Introduction: Hydroponic Seedling Preperation and Planting Tutorial

About: I design and sell hydroponic systems

This tutorial gives advice on how to prepare and plant seedlings in the hydroponic systems that I use.

I hope it helps.

Remember there are other methods that will achieve the same result, but what is shown here is probably the easiest and most cost effective way which I have found to achieve success in growing my seedlings to maturity.

Step 1: Introduction

The correct planting of seedlings, either store bought, or your own, grown from seed is very important as to how your plants will produce.

With the correct support and root protection, your seedlings should produce a delicious and viable crop over a period of time depending on what you are planting.

Some crops like lettuce are ready for harvest from 5 to 6 weeks after planting, but as the whole plant is harvested, make sure that there are replacement seedlings available to replace the plants that have been harvested.

Spinach usually takes between 8 to 10 weeks before the leaves are big enough for picking. Spinach is a crop that keeps on giving,. once the leaves are big enough for harvesting, pick the big outer leaves, leave at least 3 of the new leaves on the plant and you should be able to pick more leaves in 2 to 3 weeks from the same plant for up to 6 or 7 months, with no need to replant.

Equipment needed:

Coconut hair


Propagation pots

Hydroponic system

Step 2: Preparing the Seedlings

Remove the seedlings from the seedling tray carefully without damaging the roots.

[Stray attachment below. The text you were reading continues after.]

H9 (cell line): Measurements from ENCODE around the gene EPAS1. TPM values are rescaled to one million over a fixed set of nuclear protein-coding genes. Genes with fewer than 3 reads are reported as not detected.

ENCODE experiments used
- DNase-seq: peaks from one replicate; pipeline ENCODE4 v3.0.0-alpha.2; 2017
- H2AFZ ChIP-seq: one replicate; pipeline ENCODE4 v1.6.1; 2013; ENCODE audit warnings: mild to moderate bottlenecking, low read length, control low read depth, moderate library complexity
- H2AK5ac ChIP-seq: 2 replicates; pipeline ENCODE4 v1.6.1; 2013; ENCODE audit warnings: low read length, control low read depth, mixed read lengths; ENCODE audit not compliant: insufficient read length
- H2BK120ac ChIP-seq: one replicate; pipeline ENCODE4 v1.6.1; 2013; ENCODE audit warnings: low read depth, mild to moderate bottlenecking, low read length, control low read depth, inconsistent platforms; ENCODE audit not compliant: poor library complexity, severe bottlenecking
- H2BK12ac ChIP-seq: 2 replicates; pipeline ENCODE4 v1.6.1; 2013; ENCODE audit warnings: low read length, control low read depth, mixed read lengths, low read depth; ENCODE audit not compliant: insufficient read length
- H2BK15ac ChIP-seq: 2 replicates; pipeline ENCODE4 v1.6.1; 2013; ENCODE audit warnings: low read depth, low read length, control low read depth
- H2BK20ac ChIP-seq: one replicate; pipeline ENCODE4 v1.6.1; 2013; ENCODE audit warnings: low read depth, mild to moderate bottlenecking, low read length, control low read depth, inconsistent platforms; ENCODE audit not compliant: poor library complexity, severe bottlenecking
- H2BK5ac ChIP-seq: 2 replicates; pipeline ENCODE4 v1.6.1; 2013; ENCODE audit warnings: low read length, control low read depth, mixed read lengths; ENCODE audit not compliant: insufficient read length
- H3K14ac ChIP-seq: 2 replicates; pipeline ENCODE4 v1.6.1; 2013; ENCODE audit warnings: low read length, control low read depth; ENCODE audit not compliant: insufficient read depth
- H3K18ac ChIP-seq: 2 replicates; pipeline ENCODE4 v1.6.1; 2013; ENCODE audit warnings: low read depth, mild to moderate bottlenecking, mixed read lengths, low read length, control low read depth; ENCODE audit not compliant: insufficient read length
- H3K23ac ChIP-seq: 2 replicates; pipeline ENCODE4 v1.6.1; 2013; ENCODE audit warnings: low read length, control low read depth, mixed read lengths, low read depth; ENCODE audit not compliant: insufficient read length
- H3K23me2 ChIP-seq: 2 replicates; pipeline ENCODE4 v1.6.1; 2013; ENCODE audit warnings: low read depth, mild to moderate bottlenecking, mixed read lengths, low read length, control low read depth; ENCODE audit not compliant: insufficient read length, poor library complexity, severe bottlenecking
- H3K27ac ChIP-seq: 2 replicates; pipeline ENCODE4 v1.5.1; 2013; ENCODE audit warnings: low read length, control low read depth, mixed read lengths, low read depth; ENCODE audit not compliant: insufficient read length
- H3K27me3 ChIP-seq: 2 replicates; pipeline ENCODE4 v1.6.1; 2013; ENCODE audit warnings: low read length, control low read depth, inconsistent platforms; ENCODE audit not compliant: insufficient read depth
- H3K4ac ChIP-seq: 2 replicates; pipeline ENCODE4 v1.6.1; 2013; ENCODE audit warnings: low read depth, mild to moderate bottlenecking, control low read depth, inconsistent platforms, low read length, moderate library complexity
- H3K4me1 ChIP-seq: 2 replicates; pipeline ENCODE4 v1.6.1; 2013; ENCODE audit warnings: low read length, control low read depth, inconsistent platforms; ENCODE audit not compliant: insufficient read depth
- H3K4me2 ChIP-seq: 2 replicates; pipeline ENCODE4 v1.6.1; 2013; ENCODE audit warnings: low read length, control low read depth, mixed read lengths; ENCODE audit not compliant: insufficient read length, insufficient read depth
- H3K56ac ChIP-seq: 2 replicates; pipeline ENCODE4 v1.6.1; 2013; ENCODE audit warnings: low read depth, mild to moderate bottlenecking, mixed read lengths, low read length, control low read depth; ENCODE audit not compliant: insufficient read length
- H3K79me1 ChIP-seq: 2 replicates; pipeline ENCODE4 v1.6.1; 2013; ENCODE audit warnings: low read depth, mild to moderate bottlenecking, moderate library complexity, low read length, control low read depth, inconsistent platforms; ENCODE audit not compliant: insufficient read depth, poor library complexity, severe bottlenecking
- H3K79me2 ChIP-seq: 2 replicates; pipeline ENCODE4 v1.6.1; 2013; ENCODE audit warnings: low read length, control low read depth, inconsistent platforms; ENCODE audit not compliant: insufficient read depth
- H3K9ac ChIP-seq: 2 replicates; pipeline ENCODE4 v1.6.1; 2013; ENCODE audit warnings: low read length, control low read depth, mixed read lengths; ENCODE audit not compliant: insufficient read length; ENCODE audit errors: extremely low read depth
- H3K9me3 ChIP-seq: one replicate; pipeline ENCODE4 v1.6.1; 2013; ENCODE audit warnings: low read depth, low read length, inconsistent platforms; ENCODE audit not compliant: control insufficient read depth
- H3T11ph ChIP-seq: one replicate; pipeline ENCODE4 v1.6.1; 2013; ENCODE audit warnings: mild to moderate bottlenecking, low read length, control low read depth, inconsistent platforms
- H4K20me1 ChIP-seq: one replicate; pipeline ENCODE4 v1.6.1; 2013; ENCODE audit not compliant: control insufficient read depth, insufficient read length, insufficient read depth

Sometime there is more than one seedling per compartment, especially if you have grown your own.

If this is the case, split the seedlings apart, whilst making sure that all have roots attached.

Step 3: Cleaning the Root Structure

Clean the roots a little, either by shaking the excess soil off, or by soaking in water.

The seedlings in the picture are chives and as they are quite small there is no need to split them as they grow well in numbers.

Step 4: Protecting and Wrapping the Roots

I prefer to use coconut hair (coir) to wrap around the roots as it is natural, soaks up water and if packed firmly enough, gives good support for the seedling (s).

The coconut hair also prevents sunlight from damaging the roots as their role is the uptake of nutrients for the green, photosynthetic part of the plant.

Step 5: Packing the Pot

Once the roots have been wrapped, plant the seedling in the propagation pot, making sure it is a snug fit.

This give support.

Step 6: Planting and Placing the Seedlings

Place the packed pot into your hydroponic system, ensuring that the pot is immersed at least 1 to 2 cm in the nutrient solution.

Capillary action of the coconut hair will allow the nutrient solution to be available to the roots.

Remember to place the seedlings a distance apart to alow for growth and reduce competition for sunlight.

Step 7: Happy Growing

I hope this tutorial was informative and useful.

The picture with the wallet in is of spring onions and the other of basil and California reaper seedlings